Barry McAlinden, senior fixed income strategist for the Americas at UBS Financial Services, said that the value proposition in long-term bonds comes from a high absolute total return potential if long-end rates have actually peaked.  

“With a year-ahead view that [investment-grade] bond yields will be lower in 2023, higher-duration bonds would outperform,” he said in an emailed response to questions. 

Rate Risk

Not everyone is convinced it’s time to buy as the Fed continues to wrestle with historically high inflation. Over-tightening could create a double whammy of duration pressure and economic slowdown that slams earnings and heightens downgrade risk. 

Read more: T. Rowe Price Sees Credit Threat From Too Much Fed Tightening

There’s still significant uncertainty around the path of consumer prices and the economy. That could impact valuations over the short term, said Terence Wheat, managing director of investment-grade corporate bonds at PGIM Fixed Income.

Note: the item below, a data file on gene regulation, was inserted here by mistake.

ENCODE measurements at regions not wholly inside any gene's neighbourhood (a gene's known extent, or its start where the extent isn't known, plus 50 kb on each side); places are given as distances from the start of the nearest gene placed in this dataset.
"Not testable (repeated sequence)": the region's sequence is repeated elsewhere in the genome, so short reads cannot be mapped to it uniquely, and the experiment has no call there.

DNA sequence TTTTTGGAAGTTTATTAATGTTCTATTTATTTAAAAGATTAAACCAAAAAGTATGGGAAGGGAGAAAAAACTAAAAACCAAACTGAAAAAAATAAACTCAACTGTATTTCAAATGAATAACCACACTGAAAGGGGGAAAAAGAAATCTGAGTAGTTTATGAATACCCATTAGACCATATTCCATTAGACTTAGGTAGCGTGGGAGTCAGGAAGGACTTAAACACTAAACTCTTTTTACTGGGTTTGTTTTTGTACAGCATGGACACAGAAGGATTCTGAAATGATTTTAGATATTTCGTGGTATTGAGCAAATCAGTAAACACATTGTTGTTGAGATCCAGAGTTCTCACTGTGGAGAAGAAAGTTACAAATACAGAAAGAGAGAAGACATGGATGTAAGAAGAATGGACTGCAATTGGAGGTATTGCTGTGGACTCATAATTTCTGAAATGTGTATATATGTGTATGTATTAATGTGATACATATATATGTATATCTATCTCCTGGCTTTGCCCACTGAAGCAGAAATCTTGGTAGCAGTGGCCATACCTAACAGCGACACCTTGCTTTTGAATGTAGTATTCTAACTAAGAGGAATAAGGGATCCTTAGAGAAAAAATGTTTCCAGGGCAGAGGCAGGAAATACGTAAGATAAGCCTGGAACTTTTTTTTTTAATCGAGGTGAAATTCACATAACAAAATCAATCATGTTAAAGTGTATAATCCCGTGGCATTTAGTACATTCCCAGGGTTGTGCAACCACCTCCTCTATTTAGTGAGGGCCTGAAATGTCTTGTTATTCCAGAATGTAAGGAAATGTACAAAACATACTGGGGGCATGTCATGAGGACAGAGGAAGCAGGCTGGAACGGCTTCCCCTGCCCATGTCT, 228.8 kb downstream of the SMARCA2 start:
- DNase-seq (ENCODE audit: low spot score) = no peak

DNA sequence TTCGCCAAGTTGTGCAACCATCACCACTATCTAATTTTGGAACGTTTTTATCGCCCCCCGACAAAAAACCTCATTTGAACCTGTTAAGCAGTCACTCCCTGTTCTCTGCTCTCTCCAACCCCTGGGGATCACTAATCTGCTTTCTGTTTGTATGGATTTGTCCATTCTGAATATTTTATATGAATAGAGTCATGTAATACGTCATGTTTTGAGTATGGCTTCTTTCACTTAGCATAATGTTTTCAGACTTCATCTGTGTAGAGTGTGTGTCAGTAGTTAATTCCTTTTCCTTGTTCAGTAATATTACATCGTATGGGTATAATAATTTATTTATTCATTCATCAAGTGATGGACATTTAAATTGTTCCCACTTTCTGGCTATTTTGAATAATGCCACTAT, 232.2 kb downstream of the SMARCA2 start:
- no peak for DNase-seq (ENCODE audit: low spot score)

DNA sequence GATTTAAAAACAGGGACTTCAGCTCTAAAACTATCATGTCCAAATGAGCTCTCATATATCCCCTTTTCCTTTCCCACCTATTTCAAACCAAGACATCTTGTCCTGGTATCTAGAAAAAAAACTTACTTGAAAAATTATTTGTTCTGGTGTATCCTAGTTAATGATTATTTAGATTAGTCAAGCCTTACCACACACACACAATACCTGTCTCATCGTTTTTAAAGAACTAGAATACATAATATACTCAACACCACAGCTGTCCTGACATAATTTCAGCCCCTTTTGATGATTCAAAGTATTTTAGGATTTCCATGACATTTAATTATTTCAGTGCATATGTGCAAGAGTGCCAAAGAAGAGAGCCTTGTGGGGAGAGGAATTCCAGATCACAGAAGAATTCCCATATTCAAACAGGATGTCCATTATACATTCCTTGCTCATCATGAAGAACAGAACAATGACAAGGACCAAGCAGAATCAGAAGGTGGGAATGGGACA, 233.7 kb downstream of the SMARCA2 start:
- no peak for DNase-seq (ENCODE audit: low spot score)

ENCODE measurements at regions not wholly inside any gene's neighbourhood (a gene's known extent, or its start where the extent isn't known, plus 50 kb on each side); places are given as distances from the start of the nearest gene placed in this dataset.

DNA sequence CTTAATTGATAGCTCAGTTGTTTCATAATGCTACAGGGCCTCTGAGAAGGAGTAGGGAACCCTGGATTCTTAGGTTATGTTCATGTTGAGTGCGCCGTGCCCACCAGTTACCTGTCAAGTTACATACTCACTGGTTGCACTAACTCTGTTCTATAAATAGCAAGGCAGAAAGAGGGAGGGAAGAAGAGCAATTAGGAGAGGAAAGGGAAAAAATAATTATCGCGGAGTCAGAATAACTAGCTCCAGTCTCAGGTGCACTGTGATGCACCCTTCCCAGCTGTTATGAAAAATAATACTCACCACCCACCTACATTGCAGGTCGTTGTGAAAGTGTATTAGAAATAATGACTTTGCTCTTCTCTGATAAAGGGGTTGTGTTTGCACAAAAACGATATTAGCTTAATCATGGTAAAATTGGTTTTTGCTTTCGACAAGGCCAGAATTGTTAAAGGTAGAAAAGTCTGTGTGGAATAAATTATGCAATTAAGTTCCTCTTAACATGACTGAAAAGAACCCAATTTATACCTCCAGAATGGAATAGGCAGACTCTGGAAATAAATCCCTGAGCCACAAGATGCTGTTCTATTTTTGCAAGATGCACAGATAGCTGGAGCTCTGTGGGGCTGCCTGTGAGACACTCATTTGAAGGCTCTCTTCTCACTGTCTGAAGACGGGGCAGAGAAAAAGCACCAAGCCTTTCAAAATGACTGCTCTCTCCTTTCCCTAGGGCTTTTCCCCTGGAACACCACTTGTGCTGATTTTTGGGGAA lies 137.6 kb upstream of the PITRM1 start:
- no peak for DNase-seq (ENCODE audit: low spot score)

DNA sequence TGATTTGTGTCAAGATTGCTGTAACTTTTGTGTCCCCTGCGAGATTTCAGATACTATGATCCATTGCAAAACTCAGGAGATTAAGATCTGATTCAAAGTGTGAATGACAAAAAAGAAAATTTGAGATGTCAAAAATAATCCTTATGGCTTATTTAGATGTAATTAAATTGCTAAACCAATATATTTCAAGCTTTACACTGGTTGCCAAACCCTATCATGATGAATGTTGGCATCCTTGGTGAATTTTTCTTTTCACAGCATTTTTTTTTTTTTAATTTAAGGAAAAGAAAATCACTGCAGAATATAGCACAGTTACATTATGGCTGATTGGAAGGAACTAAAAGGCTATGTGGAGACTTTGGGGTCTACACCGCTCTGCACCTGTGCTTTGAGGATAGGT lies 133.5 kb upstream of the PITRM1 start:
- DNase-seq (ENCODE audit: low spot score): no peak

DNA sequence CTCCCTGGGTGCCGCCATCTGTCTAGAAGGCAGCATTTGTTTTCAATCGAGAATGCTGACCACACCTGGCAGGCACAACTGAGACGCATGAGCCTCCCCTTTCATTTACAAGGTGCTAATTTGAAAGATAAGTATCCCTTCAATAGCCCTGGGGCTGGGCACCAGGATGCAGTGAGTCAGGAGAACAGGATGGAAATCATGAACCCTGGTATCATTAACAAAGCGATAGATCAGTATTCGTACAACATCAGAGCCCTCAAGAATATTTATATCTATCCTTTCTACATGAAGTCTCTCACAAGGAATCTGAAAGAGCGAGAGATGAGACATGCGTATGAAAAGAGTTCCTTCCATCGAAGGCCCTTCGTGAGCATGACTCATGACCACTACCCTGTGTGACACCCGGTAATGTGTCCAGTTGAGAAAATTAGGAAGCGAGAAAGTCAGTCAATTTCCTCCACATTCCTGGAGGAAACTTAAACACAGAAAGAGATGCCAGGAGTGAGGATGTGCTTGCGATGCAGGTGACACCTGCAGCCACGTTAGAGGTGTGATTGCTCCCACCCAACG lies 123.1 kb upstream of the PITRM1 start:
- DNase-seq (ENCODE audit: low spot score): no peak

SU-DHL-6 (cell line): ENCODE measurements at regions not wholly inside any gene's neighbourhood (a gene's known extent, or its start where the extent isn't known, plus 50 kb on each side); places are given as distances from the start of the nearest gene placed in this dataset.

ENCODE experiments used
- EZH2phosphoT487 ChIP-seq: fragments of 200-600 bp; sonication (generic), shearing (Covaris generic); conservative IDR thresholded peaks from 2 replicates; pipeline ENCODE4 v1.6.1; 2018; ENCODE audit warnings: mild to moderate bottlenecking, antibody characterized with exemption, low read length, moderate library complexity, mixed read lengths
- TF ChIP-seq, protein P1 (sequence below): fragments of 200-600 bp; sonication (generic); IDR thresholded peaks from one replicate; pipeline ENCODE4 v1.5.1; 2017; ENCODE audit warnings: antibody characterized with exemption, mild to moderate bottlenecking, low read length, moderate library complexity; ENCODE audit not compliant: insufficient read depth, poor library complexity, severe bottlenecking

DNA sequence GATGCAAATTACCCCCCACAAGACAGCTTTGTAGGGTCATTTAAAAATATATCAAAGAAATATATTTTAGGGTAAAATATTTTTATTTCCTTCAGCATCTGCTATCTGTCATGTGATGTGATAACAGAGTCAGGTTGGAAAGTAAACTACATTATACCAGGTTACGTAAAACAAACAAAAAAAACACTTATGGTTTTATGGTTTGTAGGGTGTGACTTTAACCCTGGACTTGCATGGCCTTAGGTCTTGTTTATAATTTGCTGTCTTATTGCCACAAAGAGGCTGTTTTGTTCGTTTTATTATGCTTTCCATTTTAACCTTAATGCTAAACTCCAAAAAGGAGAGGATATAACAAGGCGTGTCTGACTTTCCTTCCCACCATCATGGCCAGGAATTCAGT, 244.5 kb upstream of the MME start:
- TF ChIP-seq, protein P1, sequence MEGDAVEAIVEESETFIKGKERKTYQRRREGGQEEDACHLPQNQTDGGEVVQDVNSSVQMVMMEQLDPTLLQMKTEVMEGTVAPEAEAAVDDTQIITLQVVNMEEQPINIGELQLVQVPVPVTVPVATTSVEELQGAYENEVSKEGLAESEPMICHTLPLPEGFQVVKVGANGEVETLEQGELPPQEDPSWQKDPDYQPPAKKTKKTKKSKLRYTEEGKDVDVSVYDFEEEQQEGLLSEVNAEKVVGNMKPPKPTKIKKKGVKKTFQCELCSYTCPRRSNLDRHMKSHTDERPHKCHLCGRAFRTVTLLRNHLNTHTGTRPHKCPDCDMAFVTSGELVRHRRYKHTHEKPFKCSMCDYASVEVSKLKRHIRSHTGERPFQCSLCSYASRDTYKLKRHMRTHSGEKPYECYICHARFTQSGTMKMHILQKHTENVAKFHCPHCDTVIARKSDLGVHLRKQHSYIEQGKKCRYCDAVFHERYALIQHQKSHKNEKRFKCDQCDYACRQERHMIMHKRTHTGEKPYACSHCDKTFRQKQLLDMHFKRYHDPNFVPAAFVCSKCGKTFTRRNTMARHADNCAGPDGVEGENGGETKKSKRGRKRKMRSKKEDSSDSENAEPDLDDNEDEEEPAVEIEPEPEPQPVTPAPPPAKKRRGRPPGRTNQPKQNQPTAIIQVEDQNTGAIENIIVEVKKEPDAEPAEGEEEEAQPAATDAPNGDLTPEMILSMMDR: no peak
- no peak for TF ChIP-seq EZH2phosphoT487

“Risks to long-duration credit next year would include inflation staying elevated and the Fed having to raise rates more than the current view,” said Travis King, head of US investment grade corporates at Voya Investment Management, in an emailed response to questions.

Earlier this month St. Louis Fed President James Bullard said there’s still more work to do to rein in inflation. The bank’s key benchmark rate should be raised to at least 5% to 5.25%, from 3.75% to 4% now, he said. Federal Reserve Bank of Cleveland President Loretta Mester reiterated last week that officials are focused on taming price increases. 

Elsewhere in credit markets: 


BlockFi Inc. filed for bankruptcy. It will use the Chapter 11 process to “focus on recovering all obligations owed to BlockFi by its counterparties, including FTX and associated corporate entities,” adding that recoveries are likely to be delayed by FTX’s own bankruptcy.

  • Global collateralized loan obligation prices are rallying from a short-lived, UK-centered selloff that’s changing investor perceptions about the market